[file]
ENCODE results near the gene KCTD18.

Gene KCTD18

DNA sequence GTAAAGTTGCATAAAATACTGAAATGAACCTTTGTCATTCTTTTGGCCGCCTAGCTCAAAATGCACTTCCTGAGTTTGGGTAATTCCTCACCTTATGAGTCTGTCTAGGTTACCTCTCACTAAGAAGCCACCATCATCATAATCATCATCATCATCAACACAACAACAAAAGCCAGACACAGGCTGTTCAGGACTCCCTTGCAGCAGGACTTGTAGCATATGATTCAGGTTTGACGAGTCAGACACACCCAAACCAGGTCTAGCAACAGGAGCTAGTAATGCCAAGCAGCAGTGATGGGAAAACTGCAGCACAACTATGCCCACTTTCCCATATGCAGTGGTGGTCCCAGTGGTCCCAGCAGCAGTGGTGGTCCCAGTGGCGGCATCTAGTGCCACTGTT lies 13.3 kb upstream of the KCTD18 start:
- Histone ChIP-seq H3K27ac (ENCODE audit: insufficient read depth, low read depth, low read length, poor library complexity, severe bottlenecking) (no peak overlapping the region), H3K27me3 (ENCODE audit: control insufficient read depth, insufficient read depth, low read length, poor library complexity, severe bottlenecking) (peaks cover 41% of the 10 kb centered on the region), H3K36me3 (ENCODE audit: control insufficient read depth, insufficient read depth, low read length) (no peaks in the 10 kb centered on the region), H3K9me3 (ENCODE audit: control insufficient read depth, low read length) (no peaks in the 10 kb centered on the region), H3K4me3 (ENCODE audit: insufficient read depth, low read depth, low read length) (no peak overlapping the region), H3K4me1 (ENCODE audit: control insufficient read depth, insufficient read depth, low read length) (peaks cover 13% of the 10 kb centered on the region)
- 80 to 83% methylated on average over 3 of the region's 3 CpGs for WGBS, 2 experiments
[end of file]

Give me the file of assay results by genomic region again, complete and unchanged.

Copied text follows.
ENCODE results near the gene KCTD18.

Gene KCTD18

DNA sequence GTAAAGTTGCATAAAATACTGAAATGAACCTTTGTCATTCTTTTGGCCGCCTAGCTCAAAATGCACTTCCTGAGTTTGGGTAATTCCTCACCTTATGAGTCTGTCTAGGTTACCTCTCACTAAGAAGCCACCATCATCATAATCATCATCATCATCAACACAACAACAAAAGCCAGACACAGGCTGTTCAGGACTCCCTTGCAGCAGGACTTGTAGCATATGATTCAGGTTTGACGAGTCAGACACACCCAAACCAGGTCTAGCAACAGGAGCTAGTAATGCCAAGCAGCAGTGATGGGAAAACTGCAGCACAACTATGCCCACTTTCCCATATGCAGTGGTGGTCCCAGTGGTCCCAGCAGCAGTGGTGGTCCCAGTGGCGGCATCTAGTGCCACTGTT lies 13.3 kb upstream of the KCTD18 start:
- Histone ChIP-seq H3K27ac (ENCODE audit: insufficient read depth, low read depth, low read length, poor library complexity, severe bottlenecking) (no peak overlapping the region), H3K27me3 (ENCODE audit: control insufficient read depth, insufficient read depth, low read length, poor library complexity, severe bottlenecking) (peaks cover 41% of the 10 kb centered on the region), H3K36me3 (ENCODE audit: control insufficient read depth, insufficient read depth, low read length) (no peaks in the 10 kb centered on the region), H3K9me3 (ENCODE audit: control insufficient read depth, low read length) (no peaks in the 10 kb centered on the region), H3K4me3 (ENCODE audit: insufficient read depth, low read depth, low read length) (no peak overlapping the region), H3K4me1 (ENCODE audit: control insufficient read depth, insufficient read depth, low read length) (peaks cover 13% of the 10 kb centered on the region)
- 80 to 83% methylated on average over 3 of the region's 3 CpGs for WGBS, 2 experiments